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Gang fight pairs police in Manatee, Sarasota counties

MANATEE — The fight against street gangs that may be moving south from Manatee into Sarasota is strengthening an anti-gang partnership between sheriff’s offices in the two counties.

Sheriff’s officials in Sarasota say they believe effective crackdowns on gangs in Manatee are sending some gang members over the county line to commit crimes, and authorities in Manatee have already assisted them in a gang investigation that led to arrests.

Others, including Manatee Sheriff Brad Steube, argue that Sarasota most likely has had a homegrown gang problem all along. But the focus appears to be less on what is causing it and more on the desire to get out in front of any gang problems ahead for Sarasota.

Sarasota County Sheriff’s Office officials have begun speaking publicly of their belief that they are facing a migration of gang members who have been squeezed by heavy enforcement here in Manatee.

That comes in the wake of an investigation in Sarasota that revealed SUR-13 members or associates from Manatee committed more than 20 burglaries along Fruitville and Clark roads since August.

Three women were arrested in Manatee County after pawning items from the burglaries, and face charges of dealing in stolen property in both counties. And Robert Williams, 27, also of Manatee is wanted on warrants stemming from the burglaries, according to Sarasota Sheriff’s Maj. Kevin Kenney.

Warrants for the arrest of all involved were obtained by detectives in Manatee and Sarasota working together, and authorities in Manatee are pledging any help their expertise in fighting gangs may offer.

“We have always believed that pressure from Manatee was going to cause a displacement effect,” Kenney said. “We make no bones about it, Manatee is doing a helluva job. They helped us big time with this recent investigation, and we appreciate their partnership as we look get in front of this before it escalates.”

Steube agreed that a partnership is essential to the fight against gangs in Manatee and Sarasota, but said he believes the presence of gangs in Sarasota may not be the result of a migration from Manatee because of law enforcement efforts.

Still, those efforts have been significant.

In recent years, Manatee sheriff’s investigators and the Florida Attorney General’s Office have obtained indictments and convictions of dozens of Manatee members of SUR-13, Brown Pride Locos and 3rd Shift gangs using anti-racketeering laws.

Outrage over the gang problem in Manatee hit a new high in May 2007 after the killing of 9-year-old Stacy Williams by a stray bullet fired by a SUR-13 gang member during a street fight.

After the shooting, several racketeering cases went to court in which dozens of gang members were tried based on the totality of their criminal records. Prosecutors began to prove that gang members’ crimes were committed to benefit their gang.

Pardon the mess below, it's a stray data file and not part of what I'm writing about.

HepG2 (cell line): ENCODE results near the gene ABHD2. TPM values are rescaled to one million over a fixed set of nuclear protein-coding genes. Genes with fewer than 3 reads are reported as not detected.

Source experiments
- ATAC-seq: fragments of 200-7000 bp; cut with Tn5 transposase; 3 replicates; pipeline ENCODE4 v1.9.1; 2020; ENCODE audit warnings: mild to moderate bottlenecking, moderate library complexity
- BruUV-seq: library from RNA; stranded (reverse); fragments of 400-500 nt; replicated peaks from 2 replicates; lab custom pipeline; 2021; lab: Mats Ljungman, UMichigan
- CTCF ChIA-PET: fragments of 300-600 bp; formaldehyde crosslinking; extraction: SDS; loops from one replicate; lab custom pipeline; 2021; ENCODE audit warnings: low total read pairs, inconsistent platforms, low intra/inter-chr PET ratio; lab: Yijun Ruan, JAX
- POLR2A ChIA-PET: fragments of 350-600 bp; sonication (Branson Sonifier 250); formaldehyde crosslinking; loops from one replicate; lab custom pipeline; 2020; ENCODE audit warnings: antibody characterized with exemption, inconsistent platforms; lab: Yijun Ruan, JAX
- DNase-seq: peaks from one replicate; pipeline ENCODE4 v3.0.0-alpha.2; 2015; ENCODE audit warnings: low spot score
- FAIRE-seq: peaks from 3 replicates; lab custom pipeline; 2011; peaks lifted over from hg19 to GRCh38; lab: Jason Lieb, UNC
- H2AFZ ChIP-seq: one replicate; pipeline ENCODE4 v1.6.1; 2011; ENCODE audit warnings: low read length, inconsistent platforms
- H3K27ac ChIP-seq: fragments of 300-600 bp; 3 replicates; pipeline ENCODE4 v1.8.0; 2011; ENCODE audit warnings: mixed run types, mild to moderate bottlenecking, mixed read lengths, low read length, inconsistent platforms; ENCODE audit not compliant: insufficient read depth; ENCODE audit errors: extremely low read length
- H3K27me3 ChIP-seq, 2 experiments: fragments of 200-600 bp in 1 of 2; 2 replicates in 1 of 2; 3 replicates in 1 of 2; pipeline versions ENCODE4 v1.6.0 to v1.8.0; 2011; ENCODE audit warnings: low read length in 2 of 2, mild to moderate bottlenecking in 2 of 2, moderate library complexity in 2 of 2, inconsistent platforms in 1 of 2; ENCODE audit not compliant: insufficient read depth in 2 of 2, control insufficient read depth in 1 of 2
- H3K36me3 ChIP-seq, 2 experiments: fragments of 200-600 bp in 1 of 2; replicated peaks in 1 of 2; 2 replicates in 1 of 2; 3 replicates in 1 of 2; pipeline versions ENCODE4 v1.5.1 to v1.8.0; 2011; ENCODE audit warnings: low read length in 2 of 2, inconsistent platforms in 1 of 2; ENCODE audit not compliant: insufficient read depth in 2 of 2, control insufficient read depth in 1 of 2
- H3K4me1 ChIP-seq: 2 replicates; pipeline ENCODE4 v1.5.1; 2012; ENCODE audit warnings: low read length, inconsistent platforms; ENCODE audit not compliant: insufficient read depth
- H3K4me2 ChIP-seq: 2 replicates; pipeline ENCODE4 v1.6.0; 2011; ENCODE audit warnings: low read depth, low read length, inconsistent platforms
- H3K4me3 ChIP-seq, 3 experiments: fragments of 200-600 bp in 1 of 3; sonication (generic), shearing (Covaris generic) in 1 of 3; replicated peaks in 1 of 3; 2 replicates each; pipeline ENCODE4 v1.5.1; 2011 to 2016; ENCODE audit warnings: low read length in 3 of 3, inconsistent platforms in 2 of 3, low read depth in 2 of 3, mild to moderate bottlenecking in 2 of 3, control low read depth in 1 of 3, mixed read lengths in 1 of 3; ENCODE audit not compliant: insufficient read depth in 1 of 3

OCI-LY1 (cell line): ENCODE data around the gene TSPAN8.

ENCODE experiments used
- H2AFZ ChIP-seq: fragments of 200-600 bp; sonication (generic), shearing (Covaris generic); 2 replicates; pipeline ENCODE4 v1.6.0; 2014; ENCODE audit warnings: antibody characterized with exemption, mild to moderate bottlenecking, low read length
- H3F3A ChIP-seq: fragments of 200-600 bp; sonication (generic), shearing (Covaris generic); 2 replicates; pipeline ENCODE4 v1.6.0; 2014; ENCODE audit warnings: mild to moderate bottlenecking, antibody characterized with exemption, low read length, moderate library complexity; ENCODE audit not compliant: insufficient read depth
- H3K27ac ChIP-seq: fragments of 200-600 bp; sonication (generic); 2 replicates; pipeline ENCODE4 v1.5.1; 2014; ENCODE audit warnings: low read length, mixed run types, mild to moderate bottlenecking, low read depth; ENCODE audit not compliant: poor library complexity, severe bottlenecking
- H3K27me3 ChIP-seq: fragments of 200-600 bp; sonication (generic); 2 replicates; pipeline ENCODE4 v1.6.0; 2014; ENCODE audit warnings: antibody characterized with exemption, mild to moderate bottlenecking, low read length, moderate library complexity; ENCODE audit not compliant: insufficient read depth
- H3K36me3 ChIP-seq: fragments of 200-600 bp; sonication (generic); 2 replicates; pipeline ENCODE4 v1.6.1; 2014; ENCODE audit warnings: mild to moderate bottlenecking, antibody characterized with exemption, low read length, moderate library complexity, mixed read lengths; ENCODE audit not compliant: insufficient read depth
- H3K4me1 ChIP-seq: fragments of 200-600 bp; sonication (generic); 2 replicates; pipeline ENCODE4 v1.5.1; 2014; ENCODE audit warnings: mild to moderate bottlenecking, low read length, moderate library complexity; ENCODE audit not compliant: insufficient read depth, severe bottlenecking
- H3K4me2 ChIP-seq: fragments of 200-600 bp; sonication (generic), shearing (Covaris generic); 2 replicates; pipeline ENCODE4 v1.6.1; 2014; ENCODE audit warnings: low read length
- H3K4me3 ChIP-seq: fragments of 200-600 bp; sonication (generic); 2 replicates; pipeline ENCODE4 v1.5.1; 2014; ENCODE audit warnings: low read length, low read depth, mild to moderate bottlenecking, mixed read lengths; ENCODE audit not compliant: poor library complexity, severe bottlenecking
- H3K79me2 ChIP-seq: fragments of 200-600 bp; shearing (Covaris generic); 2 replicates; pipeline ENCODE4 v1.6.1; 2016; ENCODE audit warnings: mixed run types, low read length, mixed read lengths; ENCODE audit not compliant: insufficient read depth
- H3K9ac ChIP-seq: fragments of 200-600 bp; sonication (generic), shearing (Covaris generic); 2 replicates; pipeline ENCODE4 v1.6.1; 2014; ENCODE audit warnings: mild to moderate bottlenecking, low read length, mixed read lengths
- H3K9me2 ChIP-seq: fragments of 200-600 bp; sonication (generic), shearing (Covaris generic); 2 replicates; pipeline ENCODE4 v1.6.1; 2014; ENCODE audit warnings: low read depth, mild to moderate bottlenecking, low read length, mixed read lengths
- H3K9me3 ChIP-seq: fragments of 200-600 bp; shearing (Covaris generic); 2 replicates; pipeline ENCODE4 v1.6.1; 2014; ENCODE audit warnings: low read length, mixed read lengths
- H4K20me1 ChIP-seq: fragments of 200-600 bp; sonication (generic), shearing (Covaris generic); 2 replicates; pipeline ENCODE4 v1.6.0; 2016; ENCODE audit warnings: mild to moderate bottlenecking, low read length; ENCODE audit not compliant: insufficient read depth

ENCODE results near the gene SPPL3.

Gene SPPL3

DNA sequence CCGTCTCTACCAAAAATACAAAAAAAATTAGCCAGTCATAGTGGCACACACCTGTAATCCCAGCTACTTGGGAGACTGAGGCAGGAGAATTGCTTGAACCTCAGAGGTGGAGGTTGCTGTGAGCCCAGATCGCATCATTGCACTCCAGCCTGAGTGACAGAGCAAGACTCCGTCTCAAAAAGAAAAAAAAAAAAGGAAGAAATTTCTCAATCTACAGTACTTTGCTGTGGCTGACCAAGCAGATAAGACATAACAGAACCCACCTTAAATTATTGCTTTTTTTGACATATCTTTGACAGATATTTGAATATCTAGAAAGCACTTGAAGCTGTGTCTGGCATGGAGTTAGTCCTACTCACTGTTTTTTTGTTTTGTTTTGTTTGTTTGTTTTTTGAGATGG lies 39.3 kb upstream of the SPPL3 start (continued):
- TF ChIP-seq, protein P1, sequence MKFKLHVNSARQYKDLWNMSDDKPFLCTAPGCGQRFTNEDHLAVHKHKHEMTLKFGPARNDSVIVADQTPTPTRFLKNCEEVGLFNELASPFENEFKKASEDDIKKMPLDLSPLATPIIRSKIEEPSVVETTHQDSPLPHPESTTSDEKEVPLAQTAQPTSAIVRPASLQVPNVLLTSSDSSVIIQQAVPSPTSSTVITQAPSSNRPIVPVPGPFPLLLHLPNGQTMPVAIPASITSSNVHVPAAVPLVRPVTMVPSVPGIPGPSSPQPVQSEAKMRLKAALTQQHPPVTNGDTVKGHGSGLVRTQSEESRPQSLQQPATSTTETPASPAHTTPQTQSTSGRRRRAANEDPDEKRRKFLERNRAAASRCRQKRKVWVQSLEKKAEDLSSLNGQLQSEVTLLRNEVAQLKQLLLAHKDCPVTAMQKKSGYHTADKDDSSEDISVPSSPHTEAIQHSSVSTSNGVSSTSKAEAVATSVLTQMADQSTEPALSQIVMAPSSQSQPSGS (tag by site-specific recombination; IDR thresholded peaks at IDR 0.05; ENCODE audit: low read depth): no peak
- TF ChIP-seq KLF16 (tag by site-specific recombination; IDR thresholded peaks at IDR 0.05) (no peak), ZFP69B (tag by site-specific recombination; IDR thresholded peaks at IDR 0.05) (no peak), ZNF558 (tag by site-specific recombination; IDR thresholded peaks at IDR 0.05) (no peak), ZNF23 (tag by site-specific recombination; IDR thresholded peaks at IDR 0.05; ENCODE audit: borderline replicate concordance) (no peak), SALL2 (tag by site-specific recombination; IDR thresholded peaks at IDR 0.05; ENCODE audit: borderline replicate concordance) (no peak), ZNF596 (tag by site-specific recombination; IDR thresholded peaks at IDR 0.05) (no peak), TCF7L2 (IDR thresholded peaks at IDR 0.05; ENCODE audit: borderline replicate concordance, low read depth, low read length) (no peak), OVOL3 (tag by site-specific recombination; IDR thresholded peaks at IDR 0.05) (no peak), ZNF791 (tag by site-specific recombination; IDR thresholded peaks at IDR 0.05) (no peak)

“I am convinced that gang activity has been in Sarasota for quite some time,” Steube said. “They just happened to arrest some people from Manatee County, but I don’t think criminals see county lines.”

Even if there has been migration of gang members to Sarasota, it has not curtailed gang activity in Manatee.

Steube said he believes SUR-13 and numerous other gangs are still quite active in Manatee, including recent sporadic drive-by shootings. Sheriff’s detectives believe there are more than a dozen active gangs in Manatee with more than 700 members. Another racketeerings case is being built against another Manatee gang, although Steube declined to name which one.

A double homicide on the streets of Manatee this summer also highlighted ongoing gang violence here. No arrests have been made in the killing of Irwin Figueroa and Rubin Gonzalez-Garduno, both 18, who were killed while walking along 59th Avenue Drive East on July 3. Sheriff’s officials said both men were involved in gangs.

The gang problem is not one that can be boxed in by county lines, but it is rather a statewide scourge that has appeared across the Tampa Bay area, in Polk, Pinellas, Hillsborough, Manatee and Sarasota, Steube said.

“I don’t know that they are moving around or not. I know that they are a problem in every community in this region. This is not something where we are ever going to be able to say, ‘All right, we are done,’” Steube said.

A U.S. Department of Justice report released this year said there are 27,000 gangs active in the United States with about 788,000 members. A 2004 Justice Department report also stated that migrations of gang members are a reality, but rarely due to law enforcement crackdowns.

More often, gangs members relocate to communities for social reasons such as moves with family members, or for a crack at better drug markets, according to the study. The study said that rather than a product of migration, a community’s gang problem is “primarily and inherently homegrown and localized by nature.”

Making a judgement on a possible migration of gang members out of Manatee County may be difficult, unless gang members confess to it, which is unlikely, Manatee sheriff’s spokesman Dave Bristow said.

But law enforcement in both counties have felt the effects of various enforcement operations in the past, he noted.

“It does happen if we do a prostitution sting, you will see the prostitution turn up down the road in Sarasota for a while, and vice versa,” Bristow said.

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